I have had poodles almost my entire adult life and am retired now at the young age of 56. I would love to raise my own healthy pups to go to other responsible poodle lovers like myself. I have the time and the ability to gain the knowledge that a responsible breeder must have to be successful not in monetary terms but in healthy happy puppy terms. My dogs will be raised in my home and share my bed, couch and whatever other areas of my home they want to be in. They will be well vetted and OFA certified as well as registered with the Kennel Club of my choice. My two girls I have now were spayed as soon as my vet recommended they should be spayed and enjoy a leisurely life of comfort because I made the choice to be responsible and not breed when I wasn’t ready. If I desire to breed poodles or not, the new additions to our family will be treated the same.


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If you're in the USA, your only legitimate "choice" is AKC. Well, and I guess UKC for parti and other multi-colored poodles. If you're in Canada, it's the Canadian Kennel Club.

Also, if you're just trying to find something useful to do with your time when you retire, I would definitely start training for a sport with the dogs you have--either a companion sport like rally or a performance sport like barn hunt. You will meet breeders along the way and gain a lot of knowledge about training, which will give you a better relationship with any breeders/mentors who choose to work with you.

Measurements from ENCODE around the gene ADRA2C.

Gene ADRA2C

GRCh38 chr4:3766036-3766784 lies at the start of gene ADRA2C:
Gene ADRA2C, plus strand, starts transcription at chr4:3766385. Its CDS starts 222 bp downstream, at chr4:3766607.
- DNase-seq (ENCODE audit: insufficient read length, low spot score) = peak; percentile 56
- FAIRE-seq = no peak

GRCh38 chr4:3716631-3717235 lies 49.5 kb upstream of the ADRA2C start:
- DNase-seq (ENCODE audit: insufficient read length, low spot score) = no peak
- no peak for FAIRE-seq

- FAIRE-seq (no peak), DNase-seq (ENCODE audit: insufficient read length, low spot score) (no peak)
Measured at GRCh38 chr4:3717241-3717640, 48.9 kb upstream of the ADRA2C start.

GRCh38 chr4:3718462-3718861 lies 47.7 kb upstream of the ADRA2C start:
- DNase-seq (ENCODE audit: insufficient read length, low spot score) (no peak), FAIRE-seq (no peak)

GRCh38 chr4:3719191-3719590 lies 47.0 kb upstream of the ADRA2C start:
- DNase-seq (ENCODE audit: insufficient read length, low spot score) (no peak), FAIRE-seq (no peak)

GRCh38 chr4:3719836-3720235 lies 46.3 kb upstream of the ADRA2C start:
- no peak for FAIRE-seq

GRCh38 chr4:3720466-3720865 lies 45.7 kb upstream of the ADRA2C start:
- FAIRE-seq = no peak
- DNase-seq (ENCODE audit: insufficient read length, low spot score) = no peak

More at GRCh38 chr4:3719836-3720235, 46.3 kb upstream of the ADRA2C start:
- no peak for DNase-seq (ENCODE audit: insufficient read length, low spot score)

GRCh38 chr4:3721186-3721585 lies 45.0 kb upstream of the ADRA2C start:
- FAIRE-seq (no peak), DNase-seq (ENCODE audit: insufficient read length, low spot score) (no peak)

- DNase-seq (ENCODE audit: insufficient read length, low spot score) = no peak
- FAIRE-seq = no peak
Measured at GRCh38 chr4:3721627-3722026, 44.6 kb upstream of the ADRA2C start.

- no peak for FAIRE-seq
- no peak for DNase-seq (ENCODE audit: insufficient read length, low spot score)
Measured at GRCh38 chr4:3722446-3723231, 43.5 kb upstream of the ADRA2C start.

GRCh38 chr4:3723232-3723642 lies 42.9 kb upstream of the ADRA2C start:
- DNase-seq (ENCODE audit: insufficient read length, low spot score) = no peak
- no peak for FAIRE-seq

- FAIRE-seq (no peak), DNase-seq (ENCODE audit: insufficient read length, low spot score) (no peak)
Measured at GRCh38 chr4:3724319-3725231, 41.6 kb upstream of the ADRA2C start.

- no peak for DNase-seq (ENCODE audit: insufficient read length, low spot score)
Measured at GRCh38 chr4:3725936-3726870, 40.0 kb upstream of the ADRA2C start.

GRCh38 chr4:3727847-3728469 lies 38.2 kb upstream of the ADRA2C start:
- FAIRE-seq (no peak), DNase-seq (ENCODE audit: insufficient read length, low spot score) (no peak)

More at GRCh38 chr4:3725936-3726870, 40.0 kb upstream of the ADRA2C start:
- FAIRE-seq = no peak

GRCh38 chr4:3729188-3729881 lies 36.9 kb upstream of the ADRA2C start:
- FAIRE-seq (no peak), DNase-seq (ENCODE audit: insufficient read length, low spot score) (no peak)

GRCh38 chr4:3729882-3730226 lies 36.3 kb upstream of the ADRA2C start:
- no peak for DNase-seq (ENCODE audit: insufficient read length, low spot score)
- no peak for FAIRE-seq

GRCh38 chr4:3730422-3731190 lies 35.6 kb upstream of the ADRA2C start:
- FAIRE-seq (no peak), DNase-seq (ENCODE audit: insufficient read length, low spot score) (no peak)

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Yes what Lillycd has said, You have lots to learn. 45 years ago I had a mentor who raised mini schnauzers. She showed them in conformation, had a few at Westminster. I bought a potential breeding female from her. With her assistance we bred her 2 or 3 times. I can tell you its a lot of expense and a ton of work. Puppies like to make their appearance in the middle of the night and it takes all night much of the time. LOL Puppies are sometimes breech, sometimes mama just gets to tired and then the dreaded c sections another big expense. You have to also make sure all the puppies were born and that they isn't one still inside that has died or you will lose you dog too. Personalities, hearts, patellas, eye certification, whew its a lot to deal with. It was more than I had time to do plus the costs were pretty high for me. All my pups went to their new homes with tails docked, ear cropped, wormed, 1st shots, and fully groomed. Perhaps a good start would be with joining the poodle club of America and your local chapter. Go to some shows, meet some breeders you will find that very beneficial. Good luck in your endeavors, Oh and I do believe if your in the US the "choice" for registering is the AKC. I wish you the best and look forward to hear of from your new experiences.